I wasn't sure if the word "Session" in the title of Roberto Giobbi's excellent column indicates that its contents are meant for discussion, dissection, etc. more so than the rest of the tricks in Genii, but in any event that's what the forum is for, isn't it?
The thing that stops me about Mirror of the Mind is the choreography. First you remove the wallet with the card and the holder with the mirror and show them. Then you put them back in your pocket. Then a card is chosen. Then you remove the wallet/card and holder/mirror from your pockets again. Why did you put them away?
Mr. Giobbi addresses this point: "Although placing the mirror back into your pocket is not absolutely necessary, it jusitifes the fact that you replace the wallet in the pocket." The mirror justifies the wallet, okay, maybe. But what justifies the mirror? Putting away both items only to retrieve them moments later is not, I believe, worthy of Mr. Giobbi's usual high level of craft.
The problem seems to me to be the type of wallet. I'm sure Roberto is right whan he says the Ed Balducci wallet is the most versatile type of wallet for the "Card to Wallet" and the best for table hopping.
But not for this trick. For this trick the Mullica wallet, which can be left on the table and loaded out in the open, would seem clearly superior.
However I wonder if it would be even better if you keep the blank card in the same holder as the mirror, and don't put it back after you show its reflection is blank.
What if you show the blank card in the mirror and put both down to your right. Have a card selected, control it to the bottom, and steal it in gamblers cop. Now pick up the blank card in the right hand and put it in the left hand, so the right can pick up the mirror into place, adding the copped card underneath it.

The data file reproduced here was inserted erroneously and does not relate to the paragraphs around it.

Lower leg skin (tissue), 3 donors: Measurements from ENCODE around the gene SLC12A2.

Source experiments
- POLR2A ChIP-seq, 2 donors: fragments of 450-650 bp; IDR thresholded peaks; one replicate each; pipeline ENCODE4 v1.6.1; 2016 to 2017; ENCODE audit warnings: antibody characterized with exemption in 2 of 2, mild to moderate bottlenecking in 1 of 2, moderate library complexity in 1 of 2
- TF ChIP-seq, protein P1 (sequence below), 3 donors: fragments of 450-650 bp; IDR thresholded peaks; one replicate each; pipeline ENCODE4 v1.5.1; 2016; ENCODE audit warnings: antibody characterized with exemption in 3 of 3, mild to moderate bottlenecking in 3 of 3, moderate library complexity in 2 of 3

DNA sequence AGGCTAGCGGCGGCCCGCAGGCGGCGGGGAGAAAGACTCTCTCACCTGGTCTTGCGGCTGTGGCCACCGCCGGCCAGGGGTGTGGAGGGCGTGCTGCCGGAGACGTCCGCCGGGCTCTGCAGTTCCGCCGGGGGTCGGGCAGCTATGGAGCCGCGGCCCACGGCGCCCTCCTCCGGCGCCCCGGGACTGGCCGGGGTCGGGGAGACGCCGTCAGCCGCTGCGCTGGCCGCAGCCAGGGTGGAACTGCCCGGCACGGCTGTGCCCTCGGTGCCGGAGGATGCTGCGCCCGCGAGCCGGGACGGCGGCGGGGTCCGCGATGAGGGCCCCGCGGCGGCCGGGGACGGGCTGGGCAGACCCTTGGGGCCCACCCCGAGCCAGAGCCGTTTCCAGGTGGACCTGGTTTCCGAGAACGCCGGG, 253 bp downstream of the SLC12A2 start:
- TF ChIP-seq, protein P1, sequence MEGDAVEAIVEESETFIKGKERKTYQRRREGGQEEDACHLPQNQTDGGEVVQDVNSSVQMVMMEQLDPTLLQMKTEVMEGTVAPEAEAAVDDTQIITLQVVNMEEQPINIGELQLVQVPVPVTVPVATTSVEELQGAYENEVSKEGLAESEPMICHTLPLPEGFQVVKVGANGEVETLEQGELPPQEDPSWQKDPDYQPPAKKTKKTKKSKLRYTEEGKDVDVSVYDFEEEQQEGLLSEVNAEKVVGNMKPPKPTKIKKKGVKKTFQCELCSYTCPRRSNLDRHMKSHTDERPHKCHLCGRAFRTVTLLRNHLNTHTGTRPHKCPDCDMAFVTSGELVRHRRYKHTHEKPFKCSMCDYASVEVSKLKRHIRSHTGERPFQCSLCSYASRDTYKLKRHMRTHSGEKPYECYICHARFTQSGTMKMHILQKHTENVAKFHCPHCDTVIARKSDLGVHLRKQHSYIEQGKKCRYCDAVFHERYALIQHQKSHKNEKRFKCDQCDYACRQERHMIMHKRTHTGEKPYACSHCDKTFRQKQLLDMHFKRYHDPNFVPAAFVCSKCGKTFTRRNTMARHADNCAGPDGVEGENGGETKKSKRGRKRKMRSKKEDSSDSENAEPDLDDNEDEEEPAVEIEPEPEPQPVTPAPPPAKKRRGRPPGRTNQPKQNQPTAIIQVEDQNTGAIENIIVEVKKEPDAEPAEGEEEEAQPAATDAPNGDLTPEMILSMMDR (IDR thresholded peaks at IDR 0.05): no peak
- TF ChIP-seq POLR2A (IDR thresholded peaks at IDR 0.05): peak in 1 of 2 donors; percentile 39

After the audience sees the selection in the mirror, cop away the selection and toss the blank card to the side. As a bonus, if the audience dives for the blank card, it is clean.
With this method you can change the presentation slightly; show the blank card freely before and after, it only looks like the selection when it's viewed in the mirror.
Or how about this; let a spectator freely cut a face up (stacked) deck and remove and hide their selection. You learn the selection's identity by seeing the top card of the face up deck so that while you are removing the mirror and blank card from your pocket you also pull a duplicate from a card index. Now the spectator freely selects a card which you never touch and which they never relinquish the trick still works.
Think about the effect, as Richard Kaufman once wrote; it might just be worth the work.
Finally let me just say that I hope this is not taken as a criticism of Mr. Giobbi's work. It's still his basic effect which provides the bulk of the mystery and entertainment in this trick. My suggestions are only made to streamline and dramatize Roberto's excellent foundation.